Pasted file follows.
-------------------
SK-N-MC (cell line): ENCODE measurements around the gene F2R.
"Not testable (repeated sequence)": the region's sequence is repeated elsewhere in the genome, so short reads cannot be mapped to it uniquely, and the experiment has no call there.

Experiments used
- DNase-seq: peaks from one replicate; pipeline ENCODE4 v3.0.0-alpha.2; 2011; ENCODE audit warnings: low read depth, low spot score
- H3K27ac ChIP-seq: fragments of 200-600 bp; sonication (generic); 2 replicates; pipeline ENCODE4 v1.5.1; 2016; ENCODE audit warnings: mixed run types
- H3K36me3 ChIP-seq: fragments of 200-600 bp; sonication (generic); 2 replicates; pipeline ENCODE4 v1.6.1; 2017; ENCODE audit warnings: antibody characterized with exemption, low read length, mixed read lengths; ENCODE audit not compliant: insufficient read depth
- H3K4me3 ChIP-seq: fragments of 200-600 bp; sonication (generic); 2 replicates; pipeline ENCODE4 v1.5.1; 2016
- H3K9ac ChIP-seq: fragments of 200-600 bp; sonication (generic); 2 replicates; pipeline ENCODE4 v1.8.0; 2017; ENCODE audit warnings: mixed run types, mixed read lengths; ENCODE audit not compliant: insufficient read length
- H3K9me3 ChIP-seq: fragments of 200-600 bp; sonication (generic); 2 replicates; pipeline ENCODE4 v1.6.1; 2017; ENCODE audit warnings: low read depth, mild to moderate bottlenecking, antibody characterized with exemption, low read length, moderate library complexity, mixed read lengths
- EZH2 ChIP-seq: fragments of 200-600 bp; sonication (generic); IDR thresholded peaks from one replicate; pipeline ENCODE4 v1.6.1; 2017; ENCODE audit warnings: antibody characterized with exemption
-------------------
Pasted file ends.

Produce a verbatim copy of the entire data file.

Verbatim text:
SK-N-MC (cell line): ENCODE measurements around the gene F2R.
"Not testable (repeated sequence)": the region's sequence is repeated elsewhere in the genome, so short reads cannot be mapped to it uniquely, and the experiment has no call there.

Experiments used
- DNase-seq: peaks from one replicate; pipeline ENCODE4 v3.0.0-alpha.2; 2011; ENCODE audit warnings: low read depth, low spot score
- H3K27ac ChIP-seq: fragments of 200-600 bp; sonication (generic); 2 replicates; pipeline ENCODE4 v1.5.1; 2016; ENCODE audit warnings: mixed run types
- H3K36me3 ChIP-seq: fragments of 200-600 bp; sonication (generic); 2 replicates; pipeline ENCODE4 v1.6.1; 2017; ENCODE audit warnings: antibody characterized with exemption, low read length, mixed read lengths; ENCODE audit not compliant: insufficient read depth
- H3K4me3 ChIP-seq: fragments of 200-600 bp; sonication (generic); 2 replicates; pipeline ENCODE4 v1.5.1; 2016
- H3K9ac ChIP-seq: fragments of 200-600 bp; sonication (generic); 2 replicates; pipeline ENCODE4 v1.8.0; 2017; ENCODE audit warnings: mixed run types, mixed read lengths; ENCODE audit not compliant: insufficient read length
- H3K9me3 ChIP-seq: fragments of 200-600 bp; sonication (generic); 2 replicates; pipeline ENCODE4 v1.6.1; 2017; ENCODE audit warnings: low read depth, mild to moderate bottlenecking, antibody characterized with exemption, low read length, moderate library complexity, mixed read lengths
- EZH2 ChIP-seq: fragments of 200-600 bp; sonication (generic); IDR thresholded peaks from one replicate; pipeline ENCODE4 v1.6.1; 2017; ENCODE audit warnings: antibody characterized with exemption